Write for money online series Part 3 - eHow.com

By Xin Lu on 3 February 2009 13 comments
Photo: eHow logo

So far, I have covered two pay for content sites called Bukisa and Associated Content in part one and two of this series.  Both of these sites allows a wide range of content, but the pay systems vary.  You also have to do a fair amount of promotion to be successful on these sites.   Today I am reviewing an extremely popular site called eHow.com where you can receive a share of ad revenue for writing short how-to articles.

Website Use and Feel

The eHow website is fairly user friendly, but there are some ongoing bugs right now. For example, there has been issues in the update of earnings and pageviews recently.  Additionally, sometimes when you submit an article there is a bug that prevents you from submitting.  So my advice is to save your articles in a program like Notepad or Word first. The website can also be quite slow in the mornings when everyone is checking their earnings.  If the kinks are worked out then eHow is actually a pretty decent website.

Allowable content

eHow allows specifically "how-to" articles, and the format is laid out.  First, you need a short introduction, and then at least three steps describing how to do something.  You can add more steps if you have more.  Then you can add tips and warnings to your article and also pictures to the article.


According to the eHow FAQ, you retain all rights to your articles, but you do grant them non-exclusive rights to your articles when you post them on their site.  You can republish the articles anywhere you want.    You can also request to remove content from eHow by written request.

Payment details

Right now eHow is only issuing payments monthly to writers based in the United States.  You need a Paypal account and the minimum payment is $10.00. The method as to how eHow calculates earnings is somewhat of a mystery.  According to eHow they use a secret algorithm to decide your article's earnings based on page views, ratings, and ad clicks.   So it is a little unpredictable how much your articles will earn.  Some people have hundreds to thousands of articles and they could earn hundreds or thousands per month.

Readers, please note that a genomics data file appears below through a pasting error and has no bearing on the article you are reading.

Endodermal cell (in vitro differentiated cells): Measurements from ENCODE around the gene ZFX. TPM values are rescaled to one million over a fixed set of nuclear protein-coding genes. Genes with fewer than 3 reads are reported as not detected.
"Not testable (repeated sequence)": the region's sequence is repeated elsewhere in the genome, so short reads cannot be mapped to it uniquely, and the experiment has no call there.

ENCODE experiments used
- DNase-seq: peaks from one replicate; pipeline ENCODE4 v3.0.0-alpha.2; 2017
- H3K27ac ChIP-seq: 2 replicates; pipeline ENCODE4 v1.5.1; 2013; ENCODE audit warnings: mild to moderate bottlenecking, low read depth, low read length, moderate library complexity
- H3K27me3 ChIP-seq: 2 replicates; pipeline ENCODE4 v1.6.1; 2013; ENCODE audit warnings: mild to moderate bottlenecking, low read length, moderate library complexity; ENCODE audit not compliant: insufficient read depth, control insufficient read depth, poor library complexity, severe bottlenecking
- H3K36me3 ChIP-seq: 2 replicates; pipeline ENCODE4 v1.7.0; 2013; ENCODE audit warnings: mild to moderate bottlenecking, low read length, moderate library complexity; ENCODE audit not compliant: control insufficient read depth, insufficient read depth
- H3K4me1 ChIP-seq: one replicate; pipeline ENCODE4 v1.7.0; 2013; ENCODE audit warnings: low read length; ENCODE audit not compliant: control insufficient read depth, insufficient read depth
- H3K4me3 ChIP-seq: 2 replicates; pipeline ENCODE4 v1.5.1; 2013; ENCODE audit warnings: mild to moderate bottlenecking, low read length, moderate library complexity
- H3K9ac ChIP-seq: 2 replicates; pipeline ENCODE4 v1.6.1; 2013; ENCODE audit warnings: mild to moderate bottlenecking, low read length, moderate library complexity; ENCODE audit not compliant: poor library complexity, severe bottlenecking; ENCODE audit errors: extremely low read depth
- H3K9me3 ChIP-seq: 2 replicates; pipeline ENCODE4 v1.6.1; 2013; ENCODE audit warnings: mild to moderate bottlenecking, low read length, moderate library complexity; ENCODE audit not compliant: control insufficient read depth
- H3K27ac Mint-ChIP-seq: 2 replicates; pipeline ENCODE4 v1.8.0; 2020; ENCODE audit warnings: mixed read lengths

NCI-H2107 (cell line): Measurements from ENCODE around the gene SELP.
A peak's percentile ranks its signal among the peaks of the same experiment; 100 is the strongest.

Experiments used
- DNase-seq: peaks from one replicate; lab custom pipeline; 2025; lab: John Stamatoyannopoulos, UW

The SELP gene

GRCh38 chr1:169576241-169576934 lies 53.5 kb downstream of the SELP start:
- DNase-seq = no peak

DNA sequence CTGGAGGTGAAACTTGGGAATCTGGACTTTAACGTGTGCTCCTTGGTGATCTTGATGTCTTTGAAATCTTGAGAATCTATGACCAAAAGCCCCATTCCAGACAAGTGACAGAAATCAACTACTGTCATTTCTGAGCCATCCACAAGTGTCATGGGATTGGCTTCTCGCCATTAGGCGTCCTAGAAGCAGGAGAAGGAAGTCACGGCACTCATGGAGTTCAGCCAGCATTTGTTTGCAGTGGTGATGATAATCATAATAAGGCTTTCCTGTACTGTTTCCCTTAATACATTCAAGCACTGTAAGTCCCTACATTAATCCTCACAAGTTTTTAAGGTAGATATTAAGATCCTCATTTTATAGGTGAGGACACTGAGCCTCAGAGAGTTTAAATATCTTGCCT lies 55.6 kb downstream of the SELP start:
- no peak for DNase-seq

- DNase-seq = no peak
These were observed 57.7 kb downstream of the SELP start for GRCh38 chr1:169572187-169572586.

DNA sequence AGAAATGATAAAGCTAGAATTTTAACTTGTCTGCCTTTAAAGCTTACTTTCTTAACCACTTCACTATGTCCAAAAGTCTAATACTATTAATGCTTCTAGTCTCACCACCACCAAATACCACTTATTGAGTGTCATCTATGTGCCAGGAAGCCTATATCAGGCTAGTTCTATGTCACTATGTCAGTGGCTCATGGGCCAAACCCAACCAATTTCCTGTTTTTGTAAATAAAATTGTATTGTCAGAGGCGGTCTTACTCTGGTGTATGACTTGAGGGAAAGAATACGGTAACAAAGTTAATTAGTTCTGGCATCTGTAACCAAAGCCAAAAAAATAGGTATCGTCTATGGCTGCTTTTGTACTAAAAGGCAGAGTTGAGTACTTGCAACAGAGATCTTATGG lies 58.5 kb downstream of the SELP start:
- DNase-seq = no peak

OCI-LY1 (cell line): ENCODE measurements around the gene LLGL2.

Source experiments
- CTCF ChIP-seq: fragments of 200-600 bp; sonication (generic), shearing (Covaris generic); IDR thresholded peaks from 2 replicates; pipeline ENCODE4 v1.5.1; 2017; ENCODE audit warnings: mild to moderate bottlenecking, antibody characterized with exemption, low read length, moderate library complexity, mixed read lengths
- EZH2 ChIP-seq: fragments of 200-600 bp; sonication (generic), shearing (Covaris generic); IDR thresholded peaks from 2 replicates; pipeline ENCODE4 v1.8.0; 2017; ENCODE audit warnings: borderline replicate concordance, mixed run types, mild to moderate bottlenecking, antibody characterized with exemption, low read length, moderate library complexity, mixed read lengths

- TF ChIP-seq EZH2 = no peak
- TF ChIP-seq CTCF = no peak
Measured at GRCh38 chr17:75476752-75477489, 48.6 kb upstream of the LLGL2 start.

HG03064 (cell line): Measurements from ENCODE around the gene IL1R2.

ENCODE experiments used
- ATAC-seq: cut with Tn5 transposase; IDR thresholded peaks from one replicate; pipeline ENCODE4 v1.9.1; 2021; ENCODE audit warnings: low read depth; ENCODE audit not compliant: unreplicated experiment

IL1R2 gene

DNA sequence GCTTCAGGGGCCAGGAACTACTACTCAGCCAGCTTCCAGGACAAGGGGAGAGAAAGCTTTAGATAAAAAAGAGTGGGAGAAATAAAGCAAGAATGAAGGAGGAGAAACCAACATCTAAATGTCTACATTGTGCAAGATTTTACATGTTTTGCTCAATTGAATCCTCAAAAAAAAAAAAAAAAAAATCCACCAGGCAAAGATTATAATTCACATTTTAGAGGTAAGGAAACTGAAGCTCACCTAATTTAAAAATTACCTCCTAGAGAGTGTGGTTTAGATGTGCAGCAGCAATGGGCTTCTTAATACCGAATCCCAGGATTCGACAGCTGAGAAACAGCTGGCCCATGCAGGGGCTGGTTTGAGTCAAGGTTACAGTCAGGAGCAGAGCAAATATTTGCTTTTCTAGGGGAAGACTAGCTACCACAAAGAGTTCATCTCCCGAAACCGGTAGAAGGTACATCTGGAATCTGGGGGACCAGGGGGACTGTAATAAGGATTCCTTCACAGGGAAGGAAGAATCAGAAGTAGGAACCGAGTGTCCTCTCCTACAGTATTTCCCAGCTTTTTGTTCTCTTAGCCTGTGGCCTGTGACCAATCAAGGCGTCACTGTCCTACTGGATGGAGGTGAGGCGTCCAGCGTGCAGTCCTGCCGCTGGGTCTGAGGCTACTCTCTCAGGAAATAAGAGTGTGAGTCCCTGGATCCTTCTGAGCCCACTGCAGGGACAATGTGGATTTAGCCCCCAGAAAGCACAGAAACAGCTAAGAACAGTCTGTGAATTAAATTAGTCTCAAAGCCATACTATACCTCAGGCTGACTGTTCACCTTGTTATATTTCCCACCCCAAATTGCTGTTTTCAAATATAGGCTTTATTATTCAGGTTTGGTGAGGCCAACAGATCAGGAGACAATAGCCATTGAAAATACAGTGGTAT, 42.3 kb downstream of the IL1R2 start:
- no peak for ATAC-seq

I joined the site just recently on January 26th and wrote 19 articles so far because these articles are very easy to write.  I can write each one in about 10 to 15 minutes.  So far, my earnings totaled to $2.13, which is an average of 11 cents per article over 8 days.  This sounds pretty pitiful, but if I leave the articles there and they continue to earn around  $2 a week then I would have $100 in a year.   In other writers' experiences, their eHow earnings increase with time as the articles are indexed in search engines and more random visitors find the articles and click on the ads.  The advantage to posting these short articles with eHow over your own website is that Google ranks eHow articles fairly high for many keywords.


I like eHow mostly because it is a lot of fun.  I am writing articles about things that do not fit into Wise Bread and my other blogs.  Additionally, the community at eHow is very friendly and a lot of people read my short little articles and give constructive comments.  This is definitely not a place for people who want a set payment for each article because it is unpredictable which articles would be earning a lot of money.  Some writers research the keywords they write  to optimize the amount of money they would earn, but that cuts down on the fun.  There is also a sense of quantity over quality because more content could bring more ad money, but I have found many useful and well written articles on the site.  I think you should definitely try out eHow if you have a spare 15 minutes and a "how-to" idea.  It could be as silly and simple as, "How to drink lemonade".



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Myscha Theriault's picture

I'm seriously enjoying this series, Xin. Keep 'em coming.

Guest's picture

I'm enjoying the series as well!

I was skeptical about the first two sites, but eHow looks pretty good (and I noticed they've got a BBB Reliability Program seal too). I've used eHow before, but didn't know you could write for it. Huh.

Guest's picture

Thanks for the great heads up!

Guest's picture

I can probably find this out at eHow.com, but I'm too lazy.

What happens if I have a how-to idea that's already been written about but I feel I have more to add?